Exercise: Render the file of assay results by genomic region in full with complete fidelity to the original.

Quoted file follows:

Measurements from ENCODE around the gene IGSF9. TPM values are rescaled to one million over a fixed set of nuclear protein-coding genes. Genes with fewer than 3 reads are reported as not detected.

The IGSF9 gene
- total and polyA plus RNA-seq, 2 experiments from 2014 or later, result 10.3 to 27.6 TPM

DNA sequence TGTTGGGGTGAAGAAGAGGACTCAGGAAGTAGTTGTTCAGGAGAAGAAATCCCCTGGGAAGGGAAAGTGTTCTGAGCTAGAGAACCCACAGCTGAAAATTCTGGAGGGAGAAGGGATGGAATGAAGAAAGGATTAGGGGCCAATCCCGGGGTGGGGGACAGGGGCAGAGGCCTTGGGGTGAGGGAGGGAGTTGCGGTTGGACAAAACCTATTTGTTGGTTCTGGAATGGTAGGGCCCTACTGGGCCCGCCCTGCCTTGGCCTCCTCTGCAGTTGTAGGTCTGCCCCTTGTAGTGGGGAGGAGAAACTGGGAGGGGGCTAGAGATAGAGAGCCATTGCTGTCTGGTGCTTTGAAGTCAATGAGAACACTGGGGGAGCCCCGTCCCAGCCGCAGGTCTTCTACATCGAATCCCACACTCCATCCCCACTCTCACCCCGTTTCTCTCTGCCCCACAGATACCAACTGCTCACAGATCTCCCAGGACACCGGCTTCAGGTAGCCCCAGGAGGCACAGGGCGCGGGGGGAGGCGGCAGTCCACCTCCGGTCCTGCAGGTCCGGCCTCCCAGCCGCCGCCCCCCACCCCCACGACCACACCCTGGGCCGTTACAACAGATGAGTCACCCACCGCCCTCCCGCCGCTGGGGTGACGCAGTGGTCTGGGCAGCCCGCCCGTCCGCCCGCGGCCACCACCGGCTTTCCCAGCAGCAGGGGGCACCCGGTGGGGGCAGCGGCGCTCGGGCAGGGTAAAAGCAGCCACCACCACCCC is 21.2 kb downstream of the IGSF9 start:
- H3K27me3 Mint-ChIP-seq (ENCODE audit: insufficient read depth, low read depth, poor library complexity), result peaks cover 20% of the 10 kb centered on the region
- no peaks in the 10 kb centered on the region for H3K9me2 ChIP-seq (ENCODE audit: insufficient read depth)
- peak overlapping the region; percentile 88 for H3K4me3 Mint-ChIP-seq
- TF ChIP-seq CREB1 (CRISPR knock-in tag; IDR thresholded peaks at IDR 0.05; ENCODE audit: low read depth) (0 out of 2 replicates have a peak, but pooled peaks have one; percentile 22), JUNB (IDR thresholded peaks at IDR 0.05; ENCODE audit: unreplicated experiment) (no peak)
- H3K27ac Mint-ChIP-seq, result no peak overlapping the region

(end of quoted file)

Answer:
Measurements from ENCODE around the gene IGSF9. TPM values are rescaled to one million over a fixed set of nuclear protein-coding genes. Genes with fewer than 3 reads are reported as not detected.

The IGSF9 gene
- total and polyA plus RNA-seq, 2 experiments from 2014 or later, result 10.3 to 27.6 TPM

DNA sequence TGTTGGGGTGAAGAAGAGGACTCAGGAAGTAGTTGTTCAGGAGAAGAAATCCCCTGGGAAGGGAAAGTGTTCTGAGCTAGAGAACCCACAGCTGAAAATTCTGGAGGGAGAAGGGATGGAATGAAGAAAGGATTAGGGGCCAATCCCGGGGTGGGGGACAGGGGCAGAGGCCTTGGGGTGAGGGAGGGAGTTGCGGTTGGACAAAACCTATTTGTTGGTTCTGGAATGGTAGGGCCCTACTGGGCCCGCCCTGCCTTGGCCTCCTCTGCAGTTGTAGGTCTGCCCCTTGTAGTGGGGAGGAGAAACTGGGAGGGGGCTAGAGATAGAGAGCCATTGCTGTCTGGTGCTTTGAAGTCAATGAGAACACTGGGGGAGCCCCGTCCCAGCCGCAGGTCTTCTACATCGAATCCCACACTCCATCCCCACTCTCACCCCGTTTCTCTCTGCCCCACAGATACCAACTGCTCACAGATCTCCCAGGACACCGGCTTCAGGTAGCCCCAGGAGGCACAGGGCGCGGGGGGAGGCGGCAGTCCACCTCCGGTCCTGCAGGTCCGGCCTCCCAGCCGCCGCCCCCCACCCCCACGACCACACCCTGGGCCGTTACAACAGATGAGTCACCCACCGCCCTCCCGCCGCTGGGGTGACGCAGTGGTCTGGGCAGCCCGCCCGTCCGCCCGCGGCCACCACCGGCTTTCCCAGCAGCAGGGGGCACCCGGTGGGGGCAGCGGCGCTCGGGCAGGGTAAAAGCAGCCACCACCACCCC is 21.2 kb downstream of the IGSF9 start:
- H3K27me3 Mint-ChIP-seq (ENCODE audit: insufficient read depth, low read depth, poor library complexity), result peaks cover 20% of the 10 kb centered on the region
- no peaks in the 10 kb centered on the region for H3K9me2 ChIP-seq (ENCODE audit: insufficient read depth)
- peak overlapping the region; percentile 88 for H3K4me3 Mint-ChIP-seq
- TF ChIP-seq CREB1 (CRISPR knock-in tag; IDR thresholded peaks at IDR 0.05; ENCODE audit: low read depth) (0 out of 2 replicates have a peak, but pooled peaks have one; percentile 22), JUNB (IDR thresholded peaks at IDR 0.05; ENCODE audit: unreplicated experiment) (no peak)
- H3K27ac Mint-ChIP-seq, result no peak overlapping the region